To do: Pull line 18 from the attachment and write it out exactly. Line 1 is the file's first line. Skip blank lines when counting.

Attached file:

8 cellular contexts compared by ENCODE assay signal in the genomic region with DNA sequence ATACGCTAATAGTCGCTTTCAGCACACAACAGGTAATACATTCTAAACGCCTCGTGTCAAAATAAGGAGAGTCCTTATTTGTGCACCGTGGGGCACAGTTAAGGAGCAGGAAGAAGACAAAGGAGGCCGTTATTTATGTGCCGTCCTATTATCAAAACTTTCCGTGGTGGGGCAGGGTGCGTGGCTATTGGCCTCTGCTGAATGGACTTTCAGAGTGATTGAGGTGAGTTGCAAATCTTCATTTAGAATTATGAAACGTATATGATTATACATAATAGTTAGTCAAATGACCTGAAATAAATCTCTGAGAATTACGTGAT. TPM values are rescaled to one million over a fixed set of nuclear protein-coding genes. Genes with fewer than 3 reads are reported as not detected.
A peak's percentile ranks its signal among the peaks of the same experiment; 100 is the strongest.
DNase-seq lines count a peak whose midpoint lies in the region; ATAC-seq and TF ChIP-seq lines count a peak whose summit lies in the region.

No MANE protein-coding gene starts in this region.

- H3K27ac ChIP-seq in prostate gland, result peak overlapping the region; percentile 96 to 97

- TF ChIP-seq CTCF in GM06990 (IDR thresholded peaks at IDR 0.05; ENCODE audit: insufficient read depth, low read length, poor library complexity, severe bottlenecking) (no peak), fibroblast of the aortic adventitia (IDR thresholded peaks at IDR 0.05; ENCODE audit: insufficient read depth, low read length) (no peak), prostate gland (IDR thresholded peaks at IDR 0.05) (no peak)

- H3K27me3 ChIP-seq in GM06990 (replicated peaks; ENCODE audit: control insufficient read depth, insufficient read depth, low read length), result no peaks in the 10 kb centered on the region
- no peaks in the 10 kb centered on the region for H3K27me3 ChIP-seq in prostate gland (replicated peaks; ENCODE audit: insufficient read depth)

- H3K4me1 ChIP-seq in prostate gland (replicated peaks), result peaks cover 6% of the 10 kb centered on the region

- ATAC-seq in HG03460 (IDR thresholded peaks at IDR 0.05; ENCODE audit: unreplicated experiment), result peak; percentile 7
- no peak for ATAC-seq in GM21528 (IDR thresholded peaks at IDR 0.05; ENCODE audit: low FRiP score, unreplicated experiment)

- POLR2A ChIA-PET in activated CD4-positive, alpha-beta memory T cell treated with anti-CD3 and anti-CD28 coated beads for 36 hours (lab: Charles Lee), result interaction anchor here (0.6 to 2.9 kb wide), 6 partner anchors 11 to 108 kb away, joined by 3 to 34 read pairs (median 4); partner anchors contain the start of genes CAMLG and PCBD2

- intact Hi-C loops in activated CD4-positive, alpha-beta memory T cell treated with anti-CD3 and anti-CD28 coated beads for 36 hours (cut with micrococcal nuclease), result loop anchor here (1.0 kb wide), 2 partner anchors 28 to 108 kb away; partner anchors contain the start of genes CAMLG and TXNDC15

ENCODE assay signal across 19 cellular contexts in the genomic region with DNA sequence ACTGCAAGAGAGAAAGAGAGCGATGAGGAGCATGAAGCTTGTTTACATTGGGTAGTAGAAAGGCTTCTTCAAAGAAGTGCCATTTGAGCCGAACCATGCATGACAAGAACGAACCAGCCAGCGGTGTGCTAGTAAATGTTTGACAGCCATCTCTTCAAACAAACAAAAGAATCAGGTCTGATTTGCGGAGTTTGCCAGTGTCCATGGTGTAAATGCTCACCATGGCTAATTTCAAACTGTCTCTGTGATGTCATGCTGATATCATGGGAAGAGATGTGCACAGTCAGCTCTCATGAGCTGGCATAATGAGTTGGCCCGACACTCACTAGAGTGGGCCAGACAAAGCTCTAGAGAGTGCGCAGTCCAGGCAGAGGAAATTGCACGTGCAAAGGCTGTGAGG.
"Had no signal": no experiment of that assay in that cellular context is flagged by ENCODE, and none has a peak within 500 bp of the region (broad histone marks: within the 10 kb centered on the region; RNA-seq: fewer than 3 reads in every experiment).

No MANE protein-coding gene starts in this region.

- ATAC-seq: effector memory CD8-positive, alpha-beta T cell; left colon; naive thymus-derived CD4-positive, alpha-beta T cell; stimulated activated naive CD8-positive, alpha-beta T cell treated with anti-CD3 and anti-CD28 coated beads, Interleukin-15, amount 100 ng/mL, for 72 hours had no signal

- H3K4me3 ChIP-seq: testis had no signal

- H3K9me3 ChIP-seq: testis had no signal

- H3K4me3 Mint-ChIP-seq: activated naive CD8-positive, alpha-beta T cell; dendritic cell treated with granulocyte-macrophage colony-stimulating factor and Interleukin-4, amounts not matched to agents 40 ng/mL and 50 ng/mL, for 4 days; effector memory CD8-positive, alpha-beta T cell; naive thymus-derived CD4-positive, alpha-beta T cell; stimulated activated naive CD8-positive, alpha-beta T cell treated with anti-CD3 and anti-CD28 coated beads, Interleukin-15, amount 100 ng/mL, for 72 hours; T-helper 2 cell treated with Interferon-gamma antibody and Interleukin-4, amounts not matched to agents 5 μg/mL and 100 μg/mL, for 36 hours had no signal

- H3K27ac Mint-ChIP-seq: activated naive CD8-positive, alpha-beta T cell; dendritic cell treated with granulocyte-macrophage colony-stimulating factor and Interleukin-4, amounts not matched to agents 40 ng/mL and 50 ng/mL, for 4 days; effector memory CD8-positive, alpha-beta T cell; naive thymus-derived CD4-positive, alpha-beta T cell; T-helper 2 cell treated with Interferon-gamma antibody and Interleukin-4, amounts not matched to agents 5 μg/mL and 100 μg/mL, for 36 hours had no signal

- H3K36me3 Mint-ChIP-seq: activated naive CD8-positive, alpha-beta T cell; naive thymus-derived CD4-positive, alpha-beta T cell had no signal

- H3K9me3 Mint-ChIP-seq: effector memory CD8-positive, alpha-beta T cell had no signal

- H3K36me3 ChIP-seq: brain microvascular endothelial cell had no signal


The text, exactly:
- H3K4me3 ChIP-seq: testis had no signal